Back on the bed, with my focus continuously on correct breathing, deepening my relaxation, and working with my body to deliver this baby, I am finally 8cm dilated. Everyone in the room is in disbelief that I am this calm at this point in the birthing process. I am immensely thankful, whilst experiencing very real and intense pressure with each surge, that we followed the Hypnobirthing-route. I have not felt scared, overwhelmed, or out of control at any point in the process, something which I did not associate with giving birth before I saw with my own eyes that it is possible. It seems, though, that my membranes have not released properly, possibly preventing my baby’s head from descending into the birth canal. Another intervention follows, and still no baby.
When Plan A becomes a (dreaded) B
I cannot begin to explain how much I appreciate and value the gentle yet expert professional guidance and support of my midwife. When yet another intervention does not seem to ‘do the trick’, Christel very lovingly and gently takes my hand, sits next to me on the bed, and explains the crossroads we are at. I find it very difficult to put into words exactly how disappointed, deeply saddened and alone I feel in that moment. This is not the story I want to tell.
Finally, and with peace in my heart that it is the best decision, we decide to welcome my boy into this world by Caesarean Section. As the medical team goes through the steps to prepare me to go into theatre, and my body keeps surging, a violent flood of emotions silently takes over. I feel intensely scared, removed from the situation, like a ‘patient’, out of control, like everything is moving a mile a minute, and oh so overwhelmingly alone while being the ‘centre of attention’.
I am not prepared for a C-section. I haven’t read up about it, as I subconsciously hoped and believed that it would not be part of this journey. Despite the very professional work of the medical team, I think they unfortunately do not fully realise that what comes to them as routine and without question, can be a very frightening experience for the ‘patient’. I don’t have the time to assimilate the what or why of seeing my belly being cut open yet not feeling pain, hearing my child cry his first cry as he enters this world yet not being able to hold him, feeling nauseous and shaking violently from the side effects of the spinal tap, and and and. Nothing prepares you for this, and nothing can make up for the feeling of being robbed of a better, as nature intended, ‘perfect’ experience, despite the fact that the surgery went well and we are all alive and healthy.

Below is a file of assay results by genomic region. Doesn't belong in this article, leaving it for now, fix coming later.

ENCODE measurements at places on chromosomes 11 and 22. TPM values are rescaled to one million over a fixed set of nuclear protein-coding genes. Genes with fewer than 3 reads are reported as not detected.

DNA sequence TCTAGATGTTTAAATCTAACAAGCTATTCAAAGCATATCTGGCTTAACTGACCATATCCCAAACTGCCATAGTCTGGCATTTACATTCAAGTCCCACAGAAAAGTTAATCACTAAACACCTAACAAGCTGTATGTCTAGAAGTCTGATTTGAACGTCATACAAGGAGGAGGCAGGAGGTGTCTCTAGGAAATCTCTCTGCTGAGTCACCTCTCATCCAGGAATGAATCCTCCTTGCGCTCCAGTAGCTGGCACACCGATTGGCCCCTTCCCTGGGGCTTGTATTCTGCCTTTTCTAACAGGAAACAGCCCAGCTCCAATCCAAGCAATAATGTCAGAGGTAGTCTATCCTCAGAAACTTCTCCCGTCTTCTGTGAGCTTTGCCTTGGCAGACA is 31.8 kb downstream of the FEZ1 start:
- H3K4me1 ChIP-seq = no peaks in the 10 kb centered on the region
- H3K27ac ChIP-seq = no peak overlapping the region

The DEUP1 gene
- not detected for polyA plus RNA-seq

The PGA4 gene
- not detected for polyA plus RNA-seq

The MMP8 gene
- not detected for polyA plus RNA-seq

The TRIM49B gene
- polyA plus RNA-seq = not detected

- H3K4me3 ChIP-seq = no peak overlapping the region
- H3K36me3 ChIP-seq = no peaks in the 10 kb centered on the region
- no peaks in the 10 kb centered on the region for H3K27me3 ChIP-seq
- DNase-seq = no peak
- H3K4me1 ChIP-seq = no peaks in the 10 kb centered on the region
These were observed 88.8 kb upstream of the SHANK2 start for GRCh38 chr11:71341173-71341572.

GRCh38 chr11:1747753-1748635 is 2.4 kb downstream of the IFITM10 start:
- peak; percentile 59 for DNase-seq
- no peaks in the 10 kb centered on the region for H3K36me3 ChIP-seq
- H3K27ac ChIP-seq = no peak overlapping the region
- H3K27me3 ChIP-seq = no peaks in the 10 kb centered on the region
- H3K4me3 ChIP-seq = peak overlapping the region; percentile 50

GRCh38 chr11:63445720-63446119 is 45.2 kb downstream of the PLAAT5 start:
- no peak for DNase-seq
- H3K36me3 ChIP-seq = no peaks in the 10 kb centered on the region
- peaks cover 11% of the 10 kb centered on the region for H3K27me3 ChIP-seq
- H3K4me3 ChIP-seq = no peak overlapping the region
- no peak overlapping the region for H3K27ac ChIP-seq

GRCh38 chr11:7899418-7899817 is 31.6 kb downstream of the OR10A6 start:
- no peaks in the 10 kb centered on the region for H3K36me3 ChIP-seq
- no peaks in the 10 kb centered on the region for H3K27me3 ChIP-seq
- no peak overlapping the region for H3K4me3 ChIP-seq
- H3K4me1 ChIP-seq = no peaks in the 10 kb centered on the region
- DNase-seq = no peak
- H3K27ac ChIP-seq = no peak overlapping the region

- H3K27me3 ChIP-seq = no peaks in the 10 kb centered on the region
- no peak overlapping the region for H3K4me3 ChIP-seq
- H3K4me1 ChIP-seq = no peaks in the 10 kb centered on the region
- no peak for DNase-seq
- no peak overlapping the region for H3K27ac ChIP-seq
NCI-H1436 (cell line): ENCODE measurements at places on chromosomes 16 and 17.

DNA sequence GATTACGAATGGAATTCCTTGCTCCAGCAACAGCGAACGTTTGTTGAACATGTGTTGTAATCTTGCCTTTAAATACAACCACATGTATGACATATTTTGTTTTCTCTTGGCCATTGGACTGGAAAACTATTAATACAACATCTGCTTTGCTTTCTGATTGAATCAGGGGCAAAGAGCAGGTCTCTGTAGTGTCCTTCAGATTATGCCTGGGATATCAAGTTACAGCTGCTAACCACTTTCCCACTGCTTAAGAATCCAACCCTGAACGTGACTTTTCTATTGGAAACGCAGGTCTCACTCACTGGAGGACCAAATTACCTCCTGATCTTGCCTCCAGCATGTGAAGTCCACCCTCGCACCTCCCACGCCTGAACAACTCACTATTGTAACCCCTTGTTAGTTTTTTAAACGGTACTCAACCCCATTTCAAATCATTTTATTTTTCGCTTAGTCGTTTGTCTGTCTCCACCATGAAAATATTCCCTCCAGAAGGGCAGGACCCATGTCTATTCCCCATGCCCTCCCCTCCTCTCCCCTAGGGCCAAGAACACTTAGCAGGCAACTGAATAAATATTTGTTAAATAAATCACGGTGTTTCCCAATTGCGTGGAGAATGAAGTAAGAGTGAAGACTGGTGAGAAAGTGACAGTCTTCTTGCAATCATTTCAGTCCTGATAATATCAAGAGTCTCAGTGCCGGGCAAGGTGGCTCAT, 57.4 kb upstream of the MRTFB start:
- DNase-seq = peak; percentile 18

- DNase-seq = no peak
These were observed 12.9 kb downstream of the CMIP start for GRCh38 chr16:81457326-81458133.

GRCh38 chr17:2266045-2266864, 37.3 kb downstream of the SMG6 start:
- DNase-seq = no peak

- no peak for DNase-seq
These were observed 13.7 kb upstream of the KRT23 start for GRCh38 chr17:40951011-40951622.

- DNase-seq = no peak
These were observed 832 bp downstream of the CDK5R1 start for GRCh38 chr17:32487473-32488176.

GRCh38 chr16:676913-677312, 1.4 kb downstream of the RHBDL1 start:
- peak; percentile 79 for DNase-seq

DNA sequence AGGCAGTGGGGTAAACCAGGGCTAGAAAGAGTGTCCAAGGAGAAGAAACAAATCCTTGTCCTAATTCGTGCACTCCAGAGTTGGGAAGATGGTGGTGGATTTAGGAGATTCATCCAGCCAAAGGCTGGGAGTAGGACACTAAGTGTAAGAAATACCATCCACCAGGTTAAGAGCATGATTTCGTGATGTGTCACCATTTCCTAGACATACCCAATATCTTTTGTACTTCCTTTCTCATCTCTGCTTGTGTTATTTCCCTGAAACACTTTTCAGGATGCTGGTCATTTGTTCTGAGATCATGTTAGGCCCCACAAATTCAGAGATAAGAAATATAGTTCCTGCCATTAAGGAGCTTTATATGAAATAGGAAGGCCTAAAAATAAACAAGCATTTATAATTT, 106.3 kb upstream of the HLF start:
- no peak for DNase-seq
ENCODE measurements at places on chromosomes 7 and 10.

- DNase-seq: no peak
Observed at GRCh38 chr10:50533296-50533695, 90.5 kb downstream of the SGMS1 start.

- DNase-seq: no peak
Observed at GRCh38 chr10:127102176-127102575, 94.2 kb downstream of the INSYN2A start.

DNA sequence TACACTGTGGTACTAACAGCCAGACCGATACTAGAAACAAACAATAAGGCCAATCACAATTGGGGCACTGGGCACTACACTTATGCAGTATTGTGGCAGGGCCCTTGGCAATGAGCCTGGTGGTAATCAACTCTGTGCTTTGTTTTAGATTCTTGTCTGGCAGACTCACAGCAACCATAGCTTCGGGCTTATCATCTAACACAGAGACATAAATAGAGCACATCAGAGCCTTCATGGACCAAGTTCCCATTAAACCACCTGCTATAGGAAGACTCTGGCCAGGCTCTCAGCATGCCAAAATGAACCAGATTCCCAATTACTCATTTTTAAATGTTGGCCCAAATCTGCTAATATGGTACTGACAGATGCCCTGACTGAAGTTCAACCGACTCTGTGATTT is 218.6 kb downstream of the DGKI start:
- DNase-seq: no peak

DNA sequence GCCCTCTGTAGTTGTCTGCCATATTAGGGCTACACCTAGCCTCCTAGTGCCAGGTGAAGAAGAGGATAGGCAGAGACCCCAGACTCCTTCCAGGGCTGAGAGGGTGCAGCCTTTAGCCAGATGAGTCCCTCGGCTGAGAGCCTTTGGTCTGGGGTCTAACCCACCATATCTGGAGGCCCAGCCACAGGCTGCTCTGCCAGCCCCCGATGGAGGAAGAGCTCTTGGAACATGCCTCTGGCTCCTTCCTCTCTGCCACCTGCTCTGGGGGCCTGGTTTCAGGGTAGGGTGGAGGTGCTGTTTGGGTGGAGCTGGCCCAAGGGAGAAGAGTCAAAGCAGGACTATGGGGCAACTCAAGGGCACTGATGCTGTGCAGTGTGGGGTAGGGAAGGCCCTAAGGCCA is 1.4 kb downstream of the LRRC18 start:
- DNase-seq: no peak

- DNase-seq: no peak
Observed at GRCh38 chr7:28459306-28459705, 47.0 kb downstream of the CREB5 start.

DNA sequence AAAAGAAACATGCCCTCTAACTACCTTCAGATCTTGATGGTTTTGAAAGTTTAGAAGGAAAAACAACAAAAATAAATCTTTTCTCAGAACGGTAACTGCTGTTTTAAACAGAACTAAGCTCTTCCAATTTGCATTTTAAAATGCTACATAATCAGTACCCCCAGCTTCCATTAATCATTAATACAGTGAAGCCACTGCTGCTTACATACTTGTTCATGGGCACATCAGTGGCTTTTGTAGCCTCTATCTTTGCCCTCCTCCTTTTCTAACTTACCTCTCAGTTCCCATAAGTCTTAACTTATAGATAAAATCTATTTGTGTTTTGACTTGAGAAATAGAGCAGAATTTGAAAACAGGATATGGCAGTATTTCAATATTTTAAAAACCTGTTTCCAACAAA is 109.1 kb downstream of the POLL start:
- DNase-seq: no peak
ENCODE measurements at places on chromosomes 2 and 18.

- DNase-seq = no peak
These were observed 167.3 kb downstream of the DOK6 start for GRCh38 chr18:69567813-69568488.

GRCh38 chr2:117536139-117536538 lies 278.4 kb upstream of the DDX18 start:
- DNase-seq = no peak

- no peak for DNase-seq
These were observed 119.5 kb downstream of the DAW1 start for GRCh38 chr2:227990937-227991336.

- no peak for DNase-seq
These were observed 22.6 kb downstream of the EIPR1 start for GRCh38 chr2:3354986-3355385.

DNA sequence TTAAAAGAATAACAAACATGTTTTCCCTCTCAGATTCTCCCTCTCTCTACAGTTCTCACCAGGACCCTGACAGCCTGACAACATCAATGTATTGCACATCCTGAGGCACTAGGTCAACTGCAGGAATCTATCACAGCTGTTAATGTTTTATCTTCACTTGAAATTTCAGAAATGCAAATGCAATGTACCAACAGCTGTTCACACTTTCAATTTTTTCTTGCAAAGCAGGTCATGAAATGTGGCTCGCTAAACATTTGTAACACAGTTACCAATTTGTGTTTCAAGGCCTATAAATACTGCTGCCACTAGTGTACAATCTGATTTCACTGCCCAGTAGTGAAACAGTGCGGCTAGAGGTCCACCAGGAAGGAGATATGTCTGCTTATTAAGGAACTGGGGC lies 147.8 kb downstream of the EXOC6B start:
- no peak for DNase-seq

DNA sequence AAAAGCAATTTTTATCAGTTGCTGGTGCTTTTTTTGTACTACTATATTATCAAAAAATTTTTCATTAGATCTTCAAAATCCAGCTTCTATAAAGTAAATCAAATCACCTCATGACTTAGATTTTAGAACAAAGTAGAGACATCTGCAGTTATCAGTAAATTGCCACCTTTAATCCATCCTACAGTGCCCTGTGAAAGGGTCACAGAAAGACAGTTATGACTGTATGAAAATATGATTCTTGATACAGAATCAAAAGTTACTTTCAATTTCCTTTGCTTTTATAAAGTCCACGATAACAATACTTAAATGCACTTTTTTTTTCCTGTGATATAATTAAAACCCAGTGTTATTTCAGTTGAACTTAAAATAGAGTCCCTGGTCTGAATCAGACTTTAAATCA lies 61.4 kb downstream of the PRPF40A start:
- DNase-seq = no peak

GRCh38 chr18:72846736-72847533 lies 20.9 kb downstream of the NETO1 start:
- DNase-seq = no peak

And then you smile
Finally, after what feels like light years, and while I am still being sown-up, I look into the eyes of my beautifully perfect, neatly wrapped baby boy, Mighael. It feels surreal and disconnected, because I was not able to lift him up from under the water onto my chest. And then he smiles…I am his, and he is mine. Just for a few moments, everything else becomes nothing in the face of this moment – I am his mom, and he is ‘my seuntjie’. Nothing will ever be the same again.
It seems strange that, while we know life hardly ever happens as we plan, we are continuously disappointed when this reality confronts us almost daily. AND THAT IS OKAY. It is okay to have wanted something different, to feel a sense of loss, and to mourn the experience which is left behind only in the black ink letters on your birth plan. Yes, I have a healthy boy, AND (NOT but), he did not enter this world as I had hoped. Disappointment and joy can share the same space. It is the joy, though, that wins as I see His hand of Grace in our lives every single day. I am thankful for this journey.”
All images for this post supplied by Sam Schröder Birth Photography